Yet standing underneath the Burj on the dusty building site (Emaar refused to allow a trip up on the construction lift, controlling the press being the first instinct of Dubai) is disappointing. It is not the tower that disappoints. There may never have been a building as great as the Burj surrounded by such crap. The Dubai Mall stands squat and dirt-coloured off to one side. It will boast a Sega theme park, an Olympic-sized ice rink, several hundred gold-sellers, several thousand shops, and a branch of Paris’s Galeries Lafayette. Its main attraction will be a fish tank filled with tiger sharks, with an acrylic tunnel underneath for better viewing. “We need to be sensitive to scale,” Robert Booth of Emaar said recently in a public debate on Dubai; “they can be big projects, but if you’re unsuccessful in the details at a human level, then what’s the point?”
In Emaar’s hands, the beautiful Burj falls to the lowest common denominator. There was more poetry in the anonymous British base jumper who clambered up the Burj at night earlier this year and registered a jump of 600 metres on his altimeter before his arrest back on the ground, than there is in any of Emaar’s publicity on the project. Even the name: burj means “tower” in Arabic. The Tower tower?
It might be the heat, but things, places and times melt in Dubai, become plastic, and can be worked to a developer’s model. It raises counter-possibilities. How would the Burj have looked if it had been placed somewhere else in the world? Would it have been so lonesome? What if it was built in the Fens, with views across to Cambridge, Ely, and out to sea? What if the entrance lobby was lined with salvaged red brick and there was a fireplace, books and, instead of an Islamic motif, something of Newton, some riff on gravity?
Of course, in Dubai the tower makes money. George Efstathiou believes it is the transition between the traditional 300-metre-or-so skyscraper and something radically new. The problem for taller buildings is volume. A 1.6km tower planned for Jeddah will have five times the floor space of the Burj. “You can build over 200 storeys easily with the present technology,” says Greg Sang. “The question then is economic and financial.” It is also about new forms of living. There is a question of how these supertall buildings, whether in the shape of needles or ziggurats, will influence the Arab world’s sense of itself. Will Islam and futurism clash on the 220th floor, or unexpectedly merge?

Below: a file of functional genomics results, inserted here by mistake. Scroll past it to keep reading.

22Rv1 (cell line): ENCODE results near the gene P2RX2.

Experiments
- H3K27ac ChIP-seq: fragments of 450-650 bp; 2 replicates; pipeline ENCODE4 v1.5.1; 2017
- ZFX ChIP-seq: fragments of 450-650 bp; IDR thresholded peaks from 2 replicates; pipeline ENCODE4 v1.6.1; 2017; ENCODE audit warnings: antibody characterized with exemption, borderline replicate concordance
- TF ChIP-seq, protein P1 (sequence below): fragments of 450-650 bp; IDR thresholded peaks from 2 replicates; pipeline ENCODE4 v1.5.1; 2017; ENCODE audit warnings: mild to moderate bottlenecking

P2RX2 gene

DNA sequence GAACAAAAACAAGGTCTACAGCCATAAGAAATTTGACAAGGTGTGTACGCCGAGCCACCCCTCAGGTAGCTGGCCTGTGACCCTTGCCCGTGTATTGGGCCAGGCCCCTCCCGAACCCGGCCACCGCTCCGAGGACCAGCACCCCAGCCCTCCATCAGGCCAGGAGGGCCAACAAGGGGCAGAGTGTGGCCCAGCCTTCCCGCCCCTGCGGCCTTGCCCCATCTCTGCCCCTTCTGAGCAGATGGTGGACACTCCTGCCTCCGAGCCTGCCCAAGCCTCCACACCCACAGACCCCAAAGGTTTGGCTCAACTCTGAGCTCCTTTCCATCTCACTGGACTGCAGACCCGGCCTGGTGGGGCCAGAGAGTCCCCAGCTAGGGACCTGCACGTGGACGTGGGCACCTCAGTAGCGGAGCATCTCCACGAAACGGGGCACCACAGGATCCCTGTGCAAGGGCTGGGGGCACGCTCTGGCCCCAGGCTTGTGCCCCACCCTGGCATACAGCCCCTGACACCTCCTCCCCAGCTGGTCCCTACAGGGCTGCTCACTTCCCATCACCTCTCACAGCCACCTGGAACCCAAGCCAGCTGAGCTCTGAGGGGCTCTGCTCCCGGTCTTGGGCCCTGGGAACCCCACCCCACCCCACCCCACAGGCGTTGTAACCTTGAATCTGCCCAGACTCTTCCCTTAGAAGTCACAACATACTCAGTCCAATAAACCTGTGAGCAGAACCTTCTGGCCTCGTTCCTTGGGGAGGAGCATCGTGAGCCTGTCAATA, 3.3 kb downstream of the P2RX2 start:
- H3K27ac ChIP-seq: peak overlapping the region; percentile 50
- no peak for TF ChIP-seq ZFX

As I roamed the building site under the tower, what I noticed most was the smell. It was abiotic with cement and sand, sure, and shimmering, as if the heat had a stink of its own (which it did—it was the smell of buildings and roads baking in the sun, and oil flares, and bulldozer exhaust fumes), but then it occurred to me: it’s not the building site you’re smelling, it’s the absence of living things, the subtraction of what you took for granted before you arrived. Finally I understood: it was the smell of the future, of a tomorrow as it will be lived in many places when my children are grown up.
I took a taxi onto Oud Metha Road, about 10km out, so I could stop and look back at the Burj from a distance. The other blocks fell away with the curvature of the earth. There was only the Burj, injecting the sky—injecting it with what? I thought of a fairytale I could write, not about the Armani private residences, but of an Indian labourer with a head for heights, a poor man, who was even then tiptoeing a girder at the highest man-made point. I tried to imagine what it would feel like up there and then I remembered Bill Baker’s description of being on top of the building. “There was no feeling of height,” he had said. “It was like I wasn’t there. It was like I was observing.”